Each year, millions of people in the United States undergo some form of medical treatment requiring anesthesia. Anesthesia, in the hands of qualified professionals, is a safe and effective means of alleviating pain during nearly every type of medical procedure. Anesthesia care is not confined to surgery alone. The process also refers to activities that take place both before and after an anesthetic is given.
During surgery, one of three kinds of anesthesia is used. The three types of anesthesia are:
Monitored anesthesia care (MAC) is often used for surgery that is short and does not require the surgeon to cut muscle or bone. Sedatives and pain killers are given through an IV. The area around the surgical site is numbed with a local anesthetic. You may choose to remain awake or sleep lightly. If you are uncomfortable, your anesthesiologist can usually make you sleepier or the surgeon can inject more local anesthesia.
Regional anesthesia is often used for surgery on the arms, legs, lower abdomen and during childbirth. A local anesthetic is injected to block nerve impulses in a nerve or group of nerves coming from the site of the surgical procedure. The area will begin to feel numb within minutes. Sedatives are typically administered through an IV catheter. With regional anesthesia, you may remain awake or choose to sleep lightly.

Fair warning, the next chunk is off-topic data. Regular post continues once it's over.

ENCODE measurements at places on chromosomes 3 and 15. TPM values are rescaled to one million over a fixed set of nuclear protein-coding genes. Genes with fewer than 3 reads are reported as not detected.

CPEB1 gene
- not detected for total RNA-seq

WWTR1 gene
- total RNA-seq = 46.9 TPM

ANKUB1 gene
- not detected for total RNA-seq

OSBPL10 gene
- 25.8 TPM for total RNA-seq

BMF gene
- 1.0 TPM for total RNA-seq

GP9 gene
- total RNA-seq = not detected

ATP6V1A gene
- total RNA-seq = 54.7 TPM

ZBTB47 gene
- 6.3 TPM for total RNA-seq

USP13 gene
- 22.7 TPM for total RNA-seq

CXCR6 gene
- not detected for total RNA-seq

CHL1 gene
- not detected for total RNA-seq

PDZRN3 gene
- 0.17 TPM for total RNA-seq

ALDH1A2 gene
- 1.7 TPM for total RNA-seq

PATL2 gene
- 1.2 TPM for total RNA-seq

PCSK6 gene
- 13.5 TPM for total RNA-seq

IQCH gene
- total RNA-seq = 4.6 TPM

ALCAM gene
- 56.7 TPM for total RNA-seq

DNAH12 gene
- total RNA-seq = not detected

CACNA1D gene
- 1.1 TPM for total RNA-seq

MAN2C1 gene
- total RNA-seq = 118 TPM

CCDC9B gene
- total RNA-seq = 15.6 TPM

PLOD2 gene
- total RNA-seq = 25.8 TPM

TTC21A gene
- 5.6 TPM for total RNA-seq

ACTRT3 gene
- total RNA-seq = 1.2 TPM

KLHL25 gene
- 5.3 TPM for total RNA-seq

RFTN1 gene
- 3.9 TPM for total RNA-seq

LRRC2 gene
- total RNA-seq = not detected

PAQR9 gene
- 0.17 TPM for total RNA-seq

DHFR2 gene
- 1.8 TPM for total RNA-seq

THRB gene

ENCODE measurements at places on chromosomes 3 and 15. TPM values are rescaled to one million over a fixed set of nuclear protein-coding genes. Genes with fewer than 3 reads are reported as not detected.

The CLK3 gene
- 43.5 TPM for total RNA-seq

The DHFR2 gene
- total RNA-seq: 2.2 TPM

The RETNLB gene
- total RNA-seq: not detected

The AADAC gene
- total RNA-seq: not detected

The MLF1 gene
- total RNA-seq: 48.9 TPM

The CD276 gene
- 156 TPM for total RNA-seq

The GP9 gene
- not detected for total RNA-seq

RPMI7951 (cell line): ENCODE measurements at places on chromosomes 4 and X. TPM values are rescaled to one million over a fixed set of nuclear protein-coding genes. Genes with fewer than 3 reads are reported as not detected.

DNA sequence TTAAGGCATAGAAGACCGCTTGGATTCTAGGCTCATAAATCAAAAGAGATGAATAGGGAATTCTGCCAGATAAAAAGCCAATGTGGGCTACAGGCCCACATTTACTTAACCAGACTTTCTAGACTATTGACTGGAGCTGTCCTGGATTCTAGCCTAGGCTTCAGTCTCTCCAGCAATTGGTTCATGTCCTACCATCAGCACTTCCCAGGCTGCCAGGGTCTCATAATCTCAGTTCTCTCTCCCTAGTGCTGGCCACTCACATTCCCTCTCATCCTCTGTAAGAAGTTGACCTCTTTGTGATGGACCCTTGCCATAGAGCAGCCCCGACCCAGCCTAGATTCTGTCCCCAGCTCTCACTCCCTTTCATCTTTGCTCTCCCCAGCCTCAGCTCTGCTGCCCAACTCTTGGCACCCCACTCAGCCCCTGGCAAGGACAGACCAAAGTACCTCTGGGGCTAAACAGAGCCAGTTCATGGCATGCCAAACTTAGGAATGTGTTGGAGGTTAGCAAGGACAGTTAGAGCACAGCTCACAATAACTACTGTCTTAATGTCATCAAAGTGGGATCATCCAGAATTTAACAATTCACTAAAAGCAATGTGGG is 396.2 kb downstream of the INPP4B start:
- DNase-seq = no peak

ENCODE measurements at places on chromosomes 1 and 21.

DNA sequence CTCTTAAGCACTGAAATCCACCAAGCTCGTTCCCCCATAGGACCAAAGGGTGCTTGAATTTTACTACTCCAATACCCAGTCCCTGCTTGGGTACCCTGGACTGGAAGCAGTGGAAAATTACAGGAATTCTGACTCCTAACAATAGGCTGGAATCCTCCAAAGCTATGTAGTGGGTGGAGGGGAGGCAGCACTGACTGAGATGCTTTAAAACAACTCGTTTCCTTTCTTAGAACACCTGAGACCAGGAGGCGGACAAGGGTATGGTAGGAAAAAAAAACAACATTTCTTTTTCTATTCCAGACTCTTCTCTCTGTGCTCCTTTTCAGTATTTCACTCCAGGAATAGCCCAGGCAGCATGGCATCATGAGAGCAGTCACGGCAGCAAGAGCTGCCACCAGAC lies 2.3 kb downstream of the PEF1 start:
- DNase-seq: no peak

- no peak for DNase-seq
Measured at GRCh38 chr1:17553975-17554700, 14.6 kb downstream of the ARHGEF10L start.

General anesthesia is most often used for more extensive surgery, such as abdominal, heart, brain or chest surgery. You are unconscious throughout the surgery.
In certain situations, a combination of general and regional anesthesia may be appropriate. Following your pre-anesthetic evaluation, your anesthesiologist will recommend an anesthetic choice for the case, taking into account your health status and preference and the nature of the surgical procedure.